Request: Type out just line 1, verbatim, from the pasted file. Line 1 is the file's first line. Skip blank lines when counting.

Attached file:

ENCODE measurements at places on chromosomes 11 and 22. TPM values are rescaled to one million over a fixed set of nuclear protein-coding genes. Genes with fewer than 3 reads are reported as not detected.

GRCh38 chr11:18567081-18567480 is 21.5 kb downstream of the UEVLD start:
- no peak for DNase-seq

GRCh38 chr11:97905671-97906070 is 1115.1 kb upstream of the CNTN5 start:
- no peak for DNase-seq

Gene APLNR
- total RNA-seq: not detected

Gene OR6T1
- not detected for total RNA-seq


ENCODE measurements at places on chromosomes 11 and 22. TPM values are rescaled to one million over a fixed set of nuclear protein-coding genes. Genes with fewer than 3 reads are reported as not detected.